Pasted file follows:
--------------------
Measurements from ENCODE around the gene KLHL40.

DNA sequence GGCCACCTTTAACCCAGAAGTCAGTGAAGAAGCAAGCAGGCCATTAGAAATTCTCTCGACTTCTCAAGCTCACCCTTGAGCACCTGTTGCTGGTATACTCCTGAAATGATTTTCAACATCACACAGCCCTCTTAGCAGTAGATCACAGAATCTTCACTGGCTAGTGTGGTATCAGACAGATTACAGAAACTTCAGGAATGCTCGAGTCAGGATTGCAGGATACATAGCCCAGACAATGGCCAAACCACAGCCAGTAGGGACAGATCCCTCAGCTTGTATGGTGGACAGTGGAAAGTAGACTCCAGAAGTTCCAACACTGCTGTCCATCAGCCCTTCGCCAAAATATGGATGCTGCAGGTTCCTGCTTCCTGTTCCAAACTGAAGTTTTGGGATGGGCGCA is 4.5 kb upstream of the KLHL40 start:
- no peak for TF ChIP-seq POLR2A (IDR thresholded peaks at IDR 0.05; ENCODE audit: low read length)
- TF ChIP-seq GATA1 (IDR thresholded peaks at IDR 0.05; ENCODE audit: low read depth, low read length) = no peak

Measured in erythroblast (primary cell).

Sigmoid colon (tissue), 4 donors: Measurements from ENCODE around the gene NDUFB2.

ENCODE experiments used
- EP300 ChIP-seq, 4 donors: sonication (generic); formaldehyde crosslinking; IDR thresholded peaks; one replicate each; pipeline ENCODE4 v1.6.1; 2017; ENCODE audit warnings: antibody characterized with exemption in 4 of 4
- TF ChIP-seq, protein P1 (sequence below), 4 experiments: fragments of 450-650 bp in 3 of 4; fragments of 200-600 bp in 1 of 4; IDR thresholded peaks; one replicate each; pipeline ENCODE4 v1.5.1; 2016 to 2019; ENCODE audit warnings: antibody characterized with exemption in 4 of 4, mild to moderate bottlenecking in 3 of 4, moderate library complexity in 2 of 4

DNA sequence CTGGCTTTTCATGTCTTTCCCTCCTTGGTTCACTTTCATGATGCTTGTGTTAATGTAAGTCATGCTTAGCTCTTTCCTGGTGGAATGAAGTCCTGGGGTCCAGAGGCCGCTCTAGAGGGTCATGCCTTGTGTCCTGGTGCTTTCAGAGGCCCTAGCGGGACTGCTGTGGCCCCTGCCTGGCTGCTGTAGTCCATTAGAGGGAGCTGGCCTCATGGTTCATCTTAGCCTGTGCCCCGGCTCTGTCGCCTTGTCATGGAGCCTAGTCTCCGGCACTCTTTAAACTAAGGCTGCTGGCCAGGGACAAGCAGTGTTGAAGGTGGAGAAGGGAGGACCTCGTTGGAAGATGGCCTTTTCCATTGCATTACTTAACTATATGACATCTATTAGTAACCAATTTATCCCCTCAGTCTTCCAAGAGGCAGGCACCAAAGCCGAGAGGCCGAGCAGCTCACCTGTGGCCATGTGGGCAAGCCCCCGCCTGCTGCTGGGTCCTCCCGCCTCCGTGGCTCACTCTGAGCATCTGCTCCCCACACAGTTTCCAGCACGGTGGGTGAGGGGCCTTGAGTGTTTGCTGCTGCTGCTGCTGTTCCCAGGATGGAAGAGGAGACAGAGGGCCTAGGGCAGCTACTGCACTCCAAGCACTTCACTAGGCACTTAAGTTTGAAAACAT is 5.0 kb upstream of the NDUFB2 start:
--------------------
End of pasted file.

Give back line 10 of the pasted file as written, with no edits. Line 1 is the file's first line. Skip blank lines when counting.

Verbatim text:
DNA sequence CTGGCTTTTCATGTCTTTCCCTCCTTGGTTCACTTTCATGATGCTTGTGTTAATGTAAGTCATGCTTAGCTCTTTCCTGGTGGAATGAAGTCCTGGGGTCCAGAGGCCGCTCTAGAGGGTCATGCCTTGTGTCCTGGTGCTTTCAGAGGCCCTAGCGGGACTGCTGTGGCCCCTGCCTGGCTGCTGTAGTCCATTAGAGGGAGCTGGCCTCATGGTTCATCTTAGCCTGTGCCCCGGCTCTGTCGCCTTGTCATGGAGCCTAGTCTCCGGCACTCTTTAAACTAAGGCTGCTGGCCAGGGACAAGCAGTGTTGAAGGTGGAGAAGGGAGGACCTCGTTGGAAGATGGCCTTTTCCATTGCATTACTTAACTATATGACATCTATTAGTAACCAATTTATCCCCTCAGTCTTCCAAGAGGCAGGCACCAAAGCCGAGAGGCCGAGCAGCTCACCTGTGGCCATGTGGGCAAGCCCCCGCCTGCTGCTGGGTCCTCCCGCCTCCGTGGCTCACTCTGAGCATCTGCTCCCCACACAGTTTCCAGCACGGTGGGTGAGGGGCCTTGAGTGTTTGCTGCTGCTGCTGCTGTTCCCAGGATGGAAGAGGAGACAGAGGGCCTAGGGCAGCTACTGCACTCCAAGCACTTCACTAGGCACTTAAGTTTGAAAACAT is 5.0 kb upstream of the NDUFB2 start: